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Frank Lloyd Wright's Martin House: Architecture as Portraiture By Jack Quinan. Princeton Architectural Press, 2004. 248 pp. £20

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Amid much run-of-the mill publishing on Frank Lloyd Wright, this book stands out, writes Andrew Mead. The Martin House (1903-06) in Buffalo, New York, is the centrepiece of a complex of prairie-style buildings commissioned from Wright by Darwin Martin - a chief executive at the Larkin Company (and instrumental in Wright's appointment to design the Larkin Administration Building). Currently undergoing a $30 million (£15.7 million) restoration, it's one of Wright's most important early houses.

Drawing on the wealth of Wright-Martin correspondence that survives, art historian Jack Quinan traces the evolution of the design, the process of construction, and the fluctuating, sometimes fraught, relationship between client and architect. He also tries to counter the emphasis on 'formalism' and 'the abstract nature of the building' in most existing critical accounts by exploring Wright's repeated remark that he tried to make his houses 'a portrait' of the client; that in some significant way they were 'individualised', by means of Wright's intuition as much as the brief.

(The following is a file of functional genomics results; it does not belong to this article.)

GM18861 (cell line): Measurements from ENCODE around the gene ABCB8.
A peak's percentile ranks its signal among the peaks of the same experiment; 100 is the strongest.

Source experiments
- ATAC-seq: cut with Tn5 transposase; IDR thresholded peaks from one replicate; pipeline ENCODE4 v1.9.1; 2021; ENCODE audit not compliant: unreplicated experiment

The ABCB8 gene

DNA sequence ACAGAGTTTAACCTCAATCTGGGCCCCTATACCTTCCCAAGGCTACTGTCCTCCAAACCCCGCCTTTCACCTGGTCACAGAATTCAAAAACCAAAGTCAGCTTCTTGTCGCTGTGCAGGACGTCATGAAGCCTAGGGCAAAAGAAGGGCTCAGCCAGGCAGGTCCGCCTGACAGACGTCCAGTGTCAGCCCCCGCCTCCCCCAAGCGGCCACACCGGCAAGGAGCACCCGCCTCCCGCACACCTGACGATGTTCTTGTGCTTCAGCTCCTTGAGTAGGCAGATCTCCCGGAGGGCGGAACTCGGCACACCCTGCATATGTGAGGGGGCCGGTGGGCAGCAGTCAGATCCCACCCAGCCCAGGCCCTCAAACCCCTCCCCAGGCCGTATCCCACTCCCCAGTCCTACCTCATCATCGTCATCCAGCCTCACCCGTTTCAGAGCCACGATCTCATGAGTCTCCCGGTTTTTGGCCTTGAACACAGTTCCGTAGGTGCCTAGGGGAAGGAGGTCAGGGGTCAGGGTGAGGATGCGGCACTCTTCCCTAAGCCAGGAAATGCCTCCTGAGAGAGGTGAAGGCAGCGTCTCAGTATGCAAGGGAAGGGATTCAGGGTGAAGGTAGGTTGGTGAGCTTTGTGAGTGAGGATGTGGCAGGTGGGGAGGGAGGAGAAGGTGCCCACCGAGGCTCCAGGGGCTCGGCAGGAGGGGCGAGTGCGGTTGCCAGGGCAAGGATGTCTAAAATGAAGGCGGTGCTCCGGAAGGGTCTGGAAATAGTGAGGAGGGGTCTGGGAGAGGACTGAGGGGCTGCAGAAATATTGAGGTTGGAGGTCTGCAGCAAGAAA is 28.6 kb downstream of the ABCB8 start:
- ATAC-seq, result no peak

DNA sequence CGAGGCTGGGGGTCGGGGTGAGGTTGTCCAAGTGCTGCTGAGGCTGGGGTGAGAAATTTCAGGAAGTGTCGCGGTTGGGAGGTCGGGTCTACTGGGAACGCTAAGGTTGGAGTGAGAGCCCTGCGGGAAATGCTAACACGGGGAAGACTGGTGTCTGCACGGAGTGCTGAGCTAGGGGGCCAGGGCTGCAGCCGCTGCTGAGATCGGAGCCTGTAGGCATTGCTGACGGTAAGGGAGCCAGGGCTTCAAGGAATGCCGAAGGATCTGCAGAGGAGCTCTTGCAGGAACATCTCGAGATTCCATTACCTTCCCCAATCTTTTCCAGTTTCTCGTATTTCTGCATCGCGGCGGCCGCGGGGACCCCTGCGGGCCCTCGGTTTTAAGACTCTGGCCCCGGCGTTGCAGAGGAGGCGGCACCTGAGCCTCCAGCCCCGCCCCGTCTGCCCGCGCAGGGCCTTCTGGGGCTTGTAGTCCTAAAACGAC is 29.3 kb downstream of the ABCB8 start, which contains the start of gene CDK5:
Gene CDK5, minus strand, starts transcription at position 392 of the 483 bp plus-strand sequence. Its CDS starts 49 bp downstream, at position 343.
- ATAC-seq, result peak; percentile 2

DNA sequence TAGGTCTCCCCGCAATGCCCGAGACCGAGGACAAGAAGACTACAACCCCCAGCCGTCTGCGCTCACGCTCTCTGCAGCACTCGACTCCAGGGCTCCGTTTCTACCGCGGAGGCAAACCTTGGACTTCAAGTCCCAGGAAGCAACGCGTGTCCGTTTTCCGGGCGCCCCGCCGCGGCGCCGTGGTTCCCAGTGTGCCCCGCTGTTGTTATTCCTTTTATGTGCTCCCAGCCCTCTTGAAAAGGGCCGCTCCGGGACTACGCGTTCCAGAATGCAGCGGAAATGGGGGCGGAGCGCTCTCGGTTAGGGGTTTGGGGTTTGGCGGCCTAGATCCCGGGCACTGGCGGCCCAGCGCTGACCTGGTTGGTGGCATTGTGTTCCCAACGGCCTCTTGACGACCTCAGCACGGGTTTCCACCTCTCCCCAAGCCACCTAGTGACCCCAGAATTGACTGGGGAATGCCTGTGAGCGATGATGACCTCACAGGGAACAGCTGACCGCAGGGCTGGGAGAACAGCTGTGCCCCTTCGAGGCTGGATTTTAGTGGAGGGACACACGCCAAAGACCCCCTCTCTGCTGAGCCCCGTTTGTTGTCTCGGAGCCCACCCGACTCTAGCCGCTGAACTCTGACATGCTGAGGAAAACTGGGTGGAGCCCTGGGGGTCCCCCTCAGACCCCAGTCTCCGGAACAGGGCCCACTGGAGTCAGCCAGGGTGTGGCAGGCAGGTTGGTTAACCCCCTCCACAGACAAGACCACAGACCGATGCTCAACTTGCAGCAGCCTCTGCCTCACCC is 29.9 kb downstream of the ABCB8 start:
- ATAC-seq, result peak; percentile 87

Extracts from the letters are often very entertaining: 'You are paying no premium for the 'peculiarities' of an architect after you are square with his brains, ' says Wright, as Martin complains (once more) about escalating costs. 'You fellows down there put a Chicagoan to shame with your get-there-gait, but be persuaded that the best results in building don't come with that gait, ' he responds when Martin complains (once more) about delays. But Martin gives as good as he gets: 'You do not have to court a Muse to produce detail for our stable door.' And as the house at last nears completion, he even spells out 'six principles' by which Wright might treat his clients better in the future.

The question of 'portraiture' only really surfaces towards the end of the book, and then rather speculatively. But if Darwin Martin was, to a point, 'portrayed' in the house, it's clear that his wife Isabelle was largely forgotten by Wright - and it was on her behalf that Martin later agitated for changes. Princeton's book is beautifully produced:

the paper quality, the layout, the many drawings and richly toned archive photographs, all add to its appeal.

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